What is the state of innovation throughout the past year? How can one actually measure innovation and which are the best performing innovation regions and economies in the world? The 14th edition of the Global Innovation Index 2021 was published this week to show the annual innovation performance of 132 economies around the world. It also reveals the impact of COVID on innovation sectors. In addition to tracking the innovation ecosystem performance and tracking the most recent global innovation trends, this year’s report includes a Global Innovation Tracker. The tool measures whether the pandemic has slowed or accelerated innovation and how COVID-19 changed the rate of technological progress.
Released under the theme “Tracking Innovation through the COVID-19 Crisis”, the report is published by the World Intellectual Property Organization (WIPO) in partnership with many global organizations such as the World Bank, the World Economic Forum, the Global Entrepreneurship Monitor, and the International Monetary Fund.
So, who is leading the ranks in innovation? Switzerland is ranked as the most innovative country in 2021, followed by Sweden, the US, the UK, and the Republic of Korea. When it comes to the best performing innovation economies by income group, the report indicates that Bulgaria is the second in the world among all upper-middle-income countries, after China. In absolute terms, Bulgaria is ranked in 35th place, a little above Greece (47th) and Romania (48th).
How do you measure innovation progress
The report highlights that even though investments in innovation had reached an all-time high before the pandemic, in 2020 scientific output, R&D expenditure, IP filling, and venture capital deals continue to increase. Worldwide, publications of scientific articles grew by nearly 8%, and the top global corporations grew their R&D expenditure by around 10%, while international patent filings reached an all-time high. The increase was mainly driven by innovations in medical technology, pharmaceuticals, and biotechnology.
Europe is still ranked as the second most innovative region in the world, after North America, with 16 European economies being in the top 25 innovation leaders in the ranking. When it comes to the GII score of countries relative to their GDP per capita, Bulgaria leads the ranks by being the country with the best innovation performance compared to its level of development.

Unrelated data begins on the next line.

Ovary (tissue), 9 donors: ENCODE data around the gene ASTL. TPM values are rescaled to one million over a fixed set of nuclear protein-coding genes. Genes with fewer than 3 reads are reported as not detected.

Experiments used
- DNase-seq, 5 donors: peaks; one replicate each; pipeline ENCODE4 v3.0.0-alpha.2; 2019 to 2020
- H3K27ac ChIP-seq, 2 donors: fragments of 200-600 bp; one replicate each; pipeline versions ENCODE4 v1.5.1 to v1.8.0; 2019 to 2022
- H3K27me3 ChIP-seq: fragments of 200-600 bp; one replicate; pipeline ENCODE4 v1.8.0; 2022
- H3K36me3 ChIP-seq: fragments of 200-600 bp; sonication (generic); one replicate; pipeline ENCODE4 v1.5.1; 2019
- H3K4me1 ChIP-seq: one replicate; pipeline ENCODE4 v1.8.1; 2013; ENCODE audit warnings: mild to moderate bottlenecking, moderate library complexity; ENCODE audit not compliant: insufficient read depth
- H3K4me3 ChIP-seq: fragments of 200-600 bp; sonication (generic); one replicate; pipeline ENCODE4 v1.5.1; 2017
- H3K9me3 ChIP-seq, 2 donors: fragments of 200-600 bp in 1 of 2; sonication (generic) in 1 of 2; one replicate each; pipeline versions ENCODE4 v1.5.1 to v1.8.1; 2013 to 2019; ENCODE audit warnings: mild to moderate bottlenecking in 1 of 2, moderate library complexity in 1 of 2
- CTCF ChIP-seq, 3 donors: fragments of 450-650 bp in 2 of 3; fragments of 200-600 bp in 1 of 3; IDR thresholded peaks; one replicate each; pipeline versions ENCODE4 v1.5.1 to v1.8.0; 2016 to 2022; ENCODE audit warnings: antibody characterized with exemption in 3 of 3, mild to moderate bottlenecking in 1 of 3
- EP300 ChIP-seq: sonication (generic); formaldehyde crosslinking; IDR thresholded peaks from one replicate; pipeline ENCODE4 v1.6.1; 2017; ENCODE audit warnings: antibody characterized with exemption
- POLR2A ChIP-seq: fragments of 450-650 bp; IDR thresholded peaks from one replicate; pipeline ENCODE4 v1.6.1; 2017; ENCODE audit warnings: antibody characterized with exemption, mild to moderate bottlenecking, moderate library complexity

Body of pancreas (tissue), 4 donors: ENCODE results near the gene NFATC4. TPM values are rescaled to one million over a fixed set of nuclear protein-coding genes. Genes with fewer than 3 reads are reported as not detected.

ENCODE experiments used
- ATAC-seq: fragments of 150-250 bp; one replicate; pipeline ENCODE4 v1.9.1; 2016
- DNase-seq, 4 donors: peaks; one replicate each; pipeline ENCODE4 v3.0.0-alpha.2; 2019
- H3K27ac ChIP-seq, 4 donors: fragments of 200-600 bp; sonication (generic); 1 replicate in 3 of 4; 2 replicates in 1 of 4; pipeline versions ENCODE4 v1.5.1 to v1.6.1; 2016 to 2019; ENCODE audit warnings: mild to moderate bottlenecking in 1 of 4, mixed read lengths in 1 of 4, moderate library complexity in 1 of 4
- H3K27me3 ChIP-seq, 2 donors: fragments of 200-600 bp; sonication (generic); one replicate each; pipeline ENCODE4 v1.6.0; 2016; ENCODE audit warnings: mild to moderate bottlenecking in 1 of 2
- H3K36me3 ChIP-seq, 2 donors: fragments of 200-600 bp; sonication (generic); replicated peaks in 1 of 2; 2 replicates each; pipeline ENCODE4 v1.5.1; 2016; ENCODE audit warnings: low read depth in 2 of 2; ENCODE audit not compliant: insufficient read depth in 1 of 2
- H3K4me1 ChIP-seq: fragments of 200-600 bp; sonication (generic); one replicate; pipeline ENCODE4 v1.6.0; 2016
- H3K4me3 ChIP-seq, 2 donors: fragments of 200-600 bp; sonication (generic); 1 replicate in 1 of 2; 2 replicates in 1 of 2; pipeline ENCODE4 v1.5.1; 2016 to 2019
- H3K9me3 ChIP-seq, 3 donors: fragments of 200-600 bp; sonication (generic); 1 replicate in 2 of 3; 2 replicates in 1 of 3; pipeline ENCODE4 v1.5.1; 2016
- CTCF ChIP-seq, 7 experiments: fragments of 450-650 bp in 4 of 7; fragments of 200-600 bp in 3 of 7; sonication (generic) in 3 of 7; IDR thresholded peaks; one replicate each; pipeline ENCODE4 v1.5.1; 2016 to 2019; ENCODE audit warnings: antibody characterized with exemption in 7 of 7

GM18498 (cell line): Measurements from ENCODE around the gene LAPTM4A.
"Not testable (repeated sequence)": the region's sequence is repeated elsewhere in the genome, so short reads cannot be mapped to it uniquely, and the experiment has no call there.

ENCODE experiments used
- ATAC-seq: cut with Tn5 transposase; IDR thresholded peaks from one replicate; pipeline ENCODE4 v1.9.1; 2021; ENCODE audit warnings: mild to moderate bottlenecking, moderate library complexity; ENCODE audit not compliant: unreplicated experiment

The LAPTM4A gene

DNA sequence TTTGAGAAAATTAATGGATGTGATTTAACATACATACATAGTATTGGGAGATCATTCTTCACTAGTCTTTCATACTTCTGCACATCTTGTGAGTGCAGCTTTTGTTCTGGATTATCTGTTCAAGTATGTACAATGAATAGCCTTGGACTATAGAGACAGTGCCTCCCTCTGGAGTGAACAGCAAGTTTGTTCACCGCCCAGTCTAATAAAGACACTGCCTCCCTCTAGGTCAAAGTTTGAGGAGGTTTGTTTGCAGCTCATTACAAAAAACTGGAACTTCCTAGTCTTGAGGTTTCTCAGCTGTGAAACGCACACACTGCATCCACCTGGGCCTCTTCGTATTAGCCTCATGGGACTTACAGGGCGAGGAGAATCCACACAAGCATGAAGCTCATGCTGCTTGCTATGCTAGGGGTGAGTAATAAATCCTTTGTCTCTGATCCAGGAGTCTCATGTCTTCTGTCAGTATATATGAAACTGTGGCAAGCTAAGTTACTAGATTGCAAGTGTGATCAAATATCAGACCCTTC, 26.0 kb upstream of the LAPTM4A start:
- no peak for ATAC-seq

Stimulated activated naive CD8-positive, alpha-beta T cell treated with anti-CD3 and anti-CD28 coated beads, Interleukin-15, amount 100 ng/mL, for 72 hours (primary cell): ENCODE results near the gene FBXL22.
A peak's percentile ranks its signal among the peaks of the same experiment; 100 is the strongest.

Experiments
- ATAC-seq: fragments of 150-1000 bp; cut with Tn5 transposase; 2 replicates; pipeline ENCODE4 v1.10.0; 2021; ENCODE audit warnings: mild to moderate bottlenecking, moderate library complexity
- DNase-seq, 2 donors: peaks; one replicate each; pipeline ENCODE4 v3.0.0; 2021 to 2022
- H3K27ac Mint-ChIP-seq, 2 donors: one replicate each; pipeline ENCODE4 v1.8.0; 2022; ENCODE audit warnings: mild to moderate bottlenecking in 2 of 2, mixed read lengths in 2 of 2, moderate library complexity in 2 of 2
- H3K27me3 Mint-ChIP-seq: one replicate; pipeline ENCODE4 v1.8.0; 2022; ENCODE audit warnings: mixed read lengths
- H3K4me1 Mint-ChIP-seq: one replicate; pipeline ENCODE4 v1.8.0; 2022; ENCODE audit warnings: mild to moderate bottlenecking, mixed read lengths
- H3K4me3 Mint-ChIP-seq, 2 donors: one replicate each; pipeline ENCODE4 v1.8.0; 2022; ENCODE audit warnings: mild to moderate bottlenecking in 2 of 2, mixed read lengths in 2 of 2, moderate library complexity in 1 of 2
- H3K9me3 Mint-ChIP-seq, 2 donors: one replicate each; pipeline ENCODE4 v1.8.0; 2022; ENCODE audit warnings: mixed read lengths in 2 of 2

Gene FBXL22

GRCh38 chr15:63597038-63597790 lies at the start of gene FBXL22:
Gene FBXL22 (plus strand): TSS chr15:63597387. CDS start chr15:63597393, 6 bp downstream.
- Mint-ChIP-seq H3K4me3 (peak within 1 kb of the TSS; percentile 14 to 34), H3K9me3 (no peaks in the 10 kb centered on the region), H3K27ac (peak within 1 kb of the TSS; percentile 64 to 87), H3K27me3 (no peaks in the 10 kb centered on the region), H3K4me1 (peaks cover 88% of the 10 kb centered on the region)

But how does the Index actually measure innovation to create an accurate ranking? The Global Innovation Index report follows an interesting methodology that combines sub-variables from two major groups – innovation input sub-index and innovation output sub-index.
In simple terms, the innovation output measures the creation, impact, and diffusion of knowledge and technology, as well as the development of creative intangible assets. On the other hand, the input sub-index tackles trends from the macro environment such as the effectiveness of institutions in providing innovators with proper political, regulatory, and business environment, the state of human capital and research, the level of infrastructural development, as well as the levels of market and business sophistication.
Bulgaria on the innovation spotlight
Numbers are impactful indicators of development, but what stays behind them is even more insightful. The sub-index where Bulgaria scores highest is Creative outputs which means that the intangible assets developed locally such as trademarks, global brand value, industrial designs, and organizational model creation are considered to be highly innovative. The same goes for the development of creative goods and services such as cultural, entertainment, and media services, and the development of mobile apps and other forms of online creativity.
The country also scores high in knowledge and technology outputs, especially in terms of the creation of patents, utility models, scientific and technical articles, and developments in high-tech manufacturing. The ability of local innovation leaders to create innovation linkages is also highlighted as a key strength of the economy and this is represented by the high number of concluded joint venture and strategic alliance deals.
The weaknesses of the local innovation economy are mainly related to the underdeveloped market infrastructure which negatively affects the ease of businesses to receive credit, the amounts of domestic credit to the private sector, and the number of microfinance loans for starting ventures. The same negative statistics are seen also when it comes to the number of global corporate R&D investors in the country as none of the top three global companies by R&D expenditure are present in Bulgaria.